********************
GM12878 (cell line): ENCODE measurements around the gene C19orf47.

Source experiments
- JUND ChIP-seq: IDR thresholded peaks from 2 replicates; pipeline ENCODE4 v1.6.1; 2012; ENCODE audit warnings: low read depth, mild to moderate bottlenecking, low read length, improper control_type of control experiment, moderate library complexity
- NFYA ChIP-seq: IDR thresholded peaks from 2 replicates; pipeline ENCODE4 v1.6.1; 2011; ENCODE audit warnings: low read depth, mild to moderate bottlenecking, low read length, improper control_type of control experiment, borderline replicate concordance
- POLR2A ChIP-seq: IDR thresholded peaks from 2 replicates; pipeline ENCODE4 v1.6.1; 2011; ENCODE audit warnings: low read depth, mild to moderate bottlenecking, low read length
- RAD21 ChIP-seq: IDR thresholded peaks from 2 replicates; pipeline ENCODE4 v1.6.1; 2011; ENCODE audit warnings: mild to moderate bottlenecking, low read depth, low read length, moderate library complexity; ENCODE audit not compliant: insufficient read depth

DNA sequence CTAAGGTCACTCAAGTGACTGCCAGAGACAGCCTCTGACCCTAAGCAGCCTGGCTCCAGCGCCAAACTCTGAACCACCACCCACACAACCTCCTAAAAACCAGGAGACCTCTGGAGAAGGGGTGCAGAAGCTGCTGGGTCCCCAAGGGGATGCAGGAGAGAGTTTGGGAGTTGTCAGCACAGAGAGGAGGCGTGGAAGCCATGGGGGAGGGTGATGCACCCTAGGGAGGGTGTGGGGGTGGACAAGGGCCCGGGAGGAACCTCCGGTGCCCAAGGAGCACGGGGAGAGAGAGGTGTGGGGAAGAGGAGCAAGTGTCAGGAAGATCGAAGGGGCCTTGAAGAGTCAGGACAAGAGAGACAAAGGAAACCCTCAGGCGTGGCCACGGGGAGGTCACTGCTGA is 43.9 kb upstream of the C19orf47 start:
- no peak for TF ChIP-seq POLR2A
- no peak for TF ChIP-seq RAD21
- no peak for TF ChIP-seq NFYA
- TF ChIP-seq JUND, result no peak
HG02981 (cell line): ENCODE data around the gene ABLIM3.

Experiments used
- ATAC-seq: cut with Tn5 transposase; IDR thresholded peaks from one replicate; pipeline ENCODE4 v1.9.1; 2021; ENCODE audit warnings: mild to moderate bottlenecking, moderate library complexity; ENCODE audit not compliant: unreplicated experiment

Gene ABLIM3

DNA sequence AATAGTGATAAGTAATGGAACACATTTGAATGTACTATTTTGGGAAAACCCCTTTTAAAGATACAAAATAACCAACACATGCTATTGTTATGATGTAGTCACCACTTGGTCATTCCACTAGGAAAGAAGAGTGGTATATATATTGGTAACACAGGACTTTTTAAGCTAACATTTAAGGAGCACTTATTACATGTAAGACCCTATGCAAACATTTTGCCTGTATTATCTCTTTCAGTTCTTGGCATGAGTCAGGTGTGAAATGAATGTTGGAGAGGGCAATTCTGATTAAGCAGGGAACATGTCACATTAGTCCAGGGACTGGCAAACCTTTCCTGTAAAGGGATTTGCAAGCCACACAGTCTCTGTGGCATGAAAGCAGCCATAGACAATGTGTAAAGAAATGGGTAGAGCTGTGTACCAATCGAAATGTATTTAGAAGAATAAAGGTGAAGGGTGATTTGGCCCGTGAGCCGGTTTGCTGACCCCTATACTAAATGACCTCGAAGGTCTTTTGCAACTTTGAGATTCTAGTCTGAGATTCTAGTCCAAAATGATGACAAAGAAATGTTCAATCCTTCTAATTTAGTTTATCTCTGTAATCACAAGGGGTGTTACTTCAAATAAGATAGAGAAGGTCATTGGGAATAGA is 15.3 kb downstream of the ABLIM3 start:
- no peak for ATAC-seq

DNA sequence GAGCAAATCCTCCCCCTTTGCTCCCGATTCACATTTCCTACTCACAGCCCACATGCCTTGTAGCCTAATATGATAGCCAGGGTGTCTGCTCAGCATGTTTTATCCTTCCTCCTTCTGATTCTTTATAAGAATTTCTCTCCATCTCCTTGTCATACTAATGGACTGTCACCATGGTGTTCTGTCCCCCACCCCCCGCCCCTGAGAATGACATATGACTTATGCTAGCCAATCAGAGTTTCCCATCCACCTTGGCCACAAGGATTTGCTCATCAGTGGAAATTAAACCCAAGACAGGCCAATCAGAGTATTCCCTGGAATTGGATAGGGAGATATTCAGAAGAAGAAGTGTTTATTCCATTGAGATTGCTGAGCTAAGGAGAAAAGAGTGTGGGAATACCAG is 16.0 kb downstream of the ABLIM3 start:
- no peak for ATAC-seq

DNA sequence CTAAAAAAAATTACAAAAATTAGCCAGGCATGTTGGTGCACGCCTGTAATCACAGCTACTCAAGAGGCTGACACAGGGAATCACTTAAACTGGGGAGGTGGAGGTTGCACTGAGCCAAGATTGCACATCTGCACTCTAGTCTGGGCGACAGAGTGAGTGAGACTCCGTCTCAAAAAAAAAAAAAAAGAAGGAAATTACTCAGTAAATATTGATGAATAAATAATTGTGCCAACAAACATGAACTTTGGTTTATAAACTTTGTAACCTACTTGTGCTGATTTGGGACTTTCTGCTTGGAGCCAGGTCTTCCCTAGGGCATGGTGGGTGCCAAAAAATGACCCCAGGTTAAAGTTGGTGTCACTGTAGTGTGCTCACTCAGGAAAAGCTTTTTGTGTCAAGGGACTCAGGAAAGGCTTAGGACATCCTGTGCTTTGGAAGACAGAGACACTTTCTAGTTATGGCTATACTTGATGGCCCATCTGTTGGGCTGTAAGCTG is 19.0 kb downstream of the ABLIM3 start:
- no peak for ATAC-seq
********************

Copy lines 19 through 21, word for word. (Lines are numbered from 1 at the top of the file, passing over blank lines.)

- no peak for ATAC-seq

DNA sequence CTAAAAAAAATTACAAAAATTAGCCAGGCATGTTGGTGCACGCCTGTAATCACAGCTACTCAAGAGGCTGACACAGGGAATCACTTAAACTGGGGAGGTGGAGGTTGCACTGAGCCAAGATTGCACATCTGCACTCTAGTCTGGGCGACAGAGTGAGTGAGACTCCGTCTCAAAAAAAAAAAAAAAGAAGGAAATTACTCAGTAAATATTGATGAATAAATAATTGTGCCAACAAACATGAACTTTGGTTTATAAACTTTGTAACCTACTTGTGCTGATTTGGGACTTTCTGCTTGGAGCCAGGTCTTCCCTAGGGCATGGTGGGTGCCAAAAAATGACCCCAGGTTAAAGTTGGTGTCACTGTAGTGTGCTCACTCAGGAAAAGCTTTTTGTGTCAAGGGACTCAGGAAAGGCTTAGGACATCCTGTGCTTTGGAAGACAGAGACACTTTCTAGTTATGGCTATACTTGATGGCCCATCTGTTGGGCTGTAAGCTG is 19.0 kb downstream of the ABLIM3 start:
- no peak for ATAC-seq